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Campbell Soup profit rises amid turnaround push

SHARE Campbell Soup profit rises amid turnaround push

NEW YORK — Campbell Soup is preparing to flood supermarket shelves with dozens of new products, but the push to revive its mainstay soup business comes at a time when cautious consumers are spending less on groceries.

The Camden, N.J.-based company, which also makes Pepperidge Farm cookies and V8 juices, plans to introduce 50 new soups and sauces in flavors such as Moroccan chicken and Coconut curry in trendy new packaging in the year ahead.

Still, the company said Tuesday that it expects organic growth to be flat to up 2 percent for its fiscal 2013. The forecast doesn't include its recent acquisition of Bolthouse Farms, which is intended to position the company in the faster-growing premium juice market. Organic growth generally refers to growth from existing rather than newly-acquired businesses.

When including Bolthouse, the company expects net sales to increase 10 percent to 12 percent.

For its fiscal fourth quarter, Campbell said its soup sales rose 9 percent — after falling 9 percent in the year-ago period — as retailers ran promotions and stocked up on inventories of its condensed soups, such as chicken noodle and tomato. A 5 percent price hike also contributed to growth.

It was the first sales increase for the unit in more than two years and the biggest gain since the first quarter of 2009.

Campbell's overall market share of soups nevertheless fell 2.9 percent in the period, according to SymphonyIRI. Other brands collectively saw a 10 percent share increase in terms of dollars, while store-brand varieties enjoyed a 2.1 percent increase.

The company also noted in a conference call with investors that recent price increases could hurt soup volumes in the months ahead.

As for the new soups and sauces that have started shipping to retailers, CEO Denise Morrison said the company should have a better read on how they'll fare after the fiscal first quarter.

"The retailer acceptance has been largely positive, and we look forward to the consumer response," she said.

The company issued a better-than-expected outlook for its fiscal 2013, but warned that it still faces a challenging economic environment and emphasized that it was taking longer than expected to return to its long-term growth targets.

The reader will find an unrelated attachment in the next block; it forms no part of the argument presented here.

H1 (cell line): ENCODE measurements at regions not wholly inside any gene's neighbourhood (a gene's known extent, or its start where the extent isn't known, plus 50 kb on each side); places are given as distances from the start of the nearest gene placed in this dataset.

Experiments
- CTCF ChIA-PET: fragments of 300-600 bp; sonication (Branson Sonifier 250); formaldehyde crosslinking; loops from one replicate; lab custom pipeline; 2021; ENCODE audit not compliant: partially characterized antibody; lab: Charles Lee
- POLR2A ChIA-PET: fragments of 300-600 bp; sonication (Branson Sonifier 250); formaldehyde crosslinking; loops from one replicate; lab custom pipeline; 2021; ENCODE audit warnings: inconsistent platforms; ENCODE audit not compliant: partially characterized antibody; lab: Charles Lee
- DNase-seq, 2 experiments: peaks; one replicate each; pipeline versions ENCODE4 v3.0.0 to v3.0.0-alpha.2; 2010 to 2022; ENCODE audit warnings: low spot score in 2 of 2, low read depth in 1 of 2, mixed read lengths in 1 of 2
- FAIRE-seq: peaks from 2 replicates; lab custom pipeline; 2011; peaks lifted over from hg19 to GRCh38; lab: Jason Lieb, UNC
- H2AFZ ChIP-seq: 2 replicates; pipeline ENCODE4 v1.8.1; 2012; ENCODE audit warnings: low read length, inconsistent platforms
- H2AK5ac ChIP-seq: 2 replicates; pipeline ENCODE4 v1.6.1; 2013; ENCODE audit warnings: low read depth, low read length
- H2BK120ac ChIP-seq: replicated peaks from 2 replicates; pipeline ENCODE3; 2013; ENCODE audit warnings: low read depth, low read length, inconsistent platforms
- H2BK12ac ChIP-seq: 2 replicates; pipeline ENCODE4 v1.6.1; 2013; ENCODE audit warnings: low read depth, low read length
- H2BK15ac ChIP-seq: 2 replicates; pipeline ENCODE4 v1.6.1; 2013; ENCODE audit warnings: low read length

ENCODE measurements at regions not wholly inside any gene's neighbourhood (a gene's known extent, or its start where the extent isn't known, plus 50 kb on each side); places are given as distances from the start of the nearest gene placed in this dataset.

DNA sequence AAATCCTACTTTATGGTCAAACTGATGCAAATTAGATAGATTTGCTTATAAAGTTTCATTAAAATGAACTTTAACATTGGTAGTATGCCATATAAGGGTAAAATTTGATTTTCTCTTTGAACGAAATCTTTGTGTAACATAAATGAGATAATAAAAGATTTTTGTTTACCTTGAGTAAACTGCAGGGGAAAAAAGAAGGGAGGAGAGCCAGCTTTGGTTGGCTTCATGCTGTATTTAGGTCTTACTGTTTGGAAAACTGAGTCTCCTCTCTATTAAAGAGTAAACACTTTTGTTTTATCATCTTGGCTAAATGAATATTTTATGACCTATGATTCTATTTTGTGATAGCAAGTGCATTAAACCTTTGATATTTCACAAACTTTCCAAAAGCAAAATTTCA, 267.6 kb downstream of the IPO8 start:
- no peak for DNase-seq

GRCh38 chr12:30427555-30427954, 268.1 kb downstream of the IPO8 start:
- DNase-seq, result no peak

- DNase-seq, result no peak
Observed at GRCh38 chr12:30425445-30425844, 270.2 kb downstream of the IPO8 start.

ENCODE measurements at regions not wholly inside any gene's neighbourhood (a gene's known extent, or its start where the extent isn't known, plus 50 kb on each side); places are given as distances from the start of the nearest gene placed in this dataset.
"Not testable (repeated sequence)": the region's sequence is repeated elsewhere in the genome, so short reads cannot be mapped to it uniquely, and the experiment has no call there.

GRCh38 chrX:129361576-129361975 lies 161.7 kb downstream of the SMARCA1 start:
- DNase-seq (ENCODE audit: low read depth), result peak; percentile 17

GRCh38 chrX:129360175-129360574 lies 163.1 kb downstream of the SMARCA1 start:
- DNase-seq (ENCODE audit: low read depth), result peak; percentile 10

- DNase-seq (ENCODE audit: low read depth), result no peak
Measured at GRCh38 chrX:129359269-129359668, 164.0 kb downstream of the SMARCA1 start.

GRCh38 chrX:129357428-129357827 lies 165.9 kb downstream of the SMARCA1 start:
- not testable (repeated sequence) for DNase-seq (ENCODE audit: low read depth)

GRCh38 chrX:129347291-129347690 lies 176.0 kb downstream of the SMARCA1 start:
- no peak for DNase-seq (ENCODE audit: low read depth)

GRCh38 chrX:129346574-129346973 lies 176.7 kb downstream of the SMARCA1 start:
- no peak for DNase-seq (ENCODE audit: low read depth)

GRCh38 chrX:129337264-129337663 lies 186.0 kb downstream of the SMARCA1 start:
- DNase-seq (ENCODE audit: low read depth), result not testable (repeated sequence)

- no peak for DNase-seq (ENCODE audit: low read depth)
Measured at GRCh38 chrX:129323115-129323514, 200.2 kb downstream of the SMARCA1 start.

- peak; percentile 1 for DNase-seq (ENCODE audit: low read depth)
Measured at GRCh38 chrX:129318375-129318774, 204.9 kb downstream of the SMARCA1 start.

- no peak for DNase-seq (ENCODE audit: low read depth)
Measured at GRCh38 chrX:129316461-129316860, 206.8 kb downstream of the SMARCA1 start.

"The consumer continues to be cautious and that is not likely to change in the near future," Morrison said.

Campbell Soup Co. said it earned $127 million, or 40 cents per share, for the period ended July 29. In the year ago period — when the company was weighed down by restructuring charges — it earned $100 million, or 31 cents per share.

Stripping out acquisition-related costs in the latest quarter, earnings were 41 cents per share. Analysts surveyed by FactSet expected 39 cents per share.

Revenue was basically flat at $1.61 billion, but beat Wall Street's $1.59 billion estimate.

Sales of simple meals — which include sauces, soup and broths — rose 7 percent in the U.S. during the quarter.

Condensed soup sales rose 14 percent and broth sales climbed 4 percent. Sales of ready-to-serve soups edged up 1 percent, with sales of "Chunky" soups up slightly.

Its new "Slow Kettle" soups also contributed to growth, although the company did not give specifics.

Gross margin declined mostly because of higher costs and increased promotional spending, which were somewhat offset by higher selling prices and productivity improvements.

Sales of sauces rose 4 percent in the U.S. on improved sales of Prego pasta sauces and Pace Mexican sauces. Sales for U.S. beverages climbed 3 percent, led by increased sales of "V8 Splash" and better sales of "V8 V-Fusion."

The global baking and snacking segment reported a 1 percent decline in sales, with sales of frozen products falling. Sales of Pepperidge Farm products and Goldfish snack crackers were strong.

North American foodservices sales dropped 3 percent, while sales of international simple meals and beverages fell 7 percent partly because of unfavorable foreign exchange rates.

For the full year, Campbell earned $774 million, or $2.41 per share, down from $805 million, or $2.42 per share, in the previous year. Annual revenue dipped slightly to $7.71 billion from $7.72 billion.

For fiscal 2013, Campbell foresees adjusted earnings of $2.51 to $2.57 per share. Revenue is expected to climb 10 percent to 12 percent, implying a range of $8.48 billion to $8.64 billion.

Wall Street expects earnings of $2.52 per share on revenue of $8.47 billion.

The company's shares rose 7 cents to $35.20 in midday trading after rising as high as $36.28 earlier in the session, their highest level since November 2010.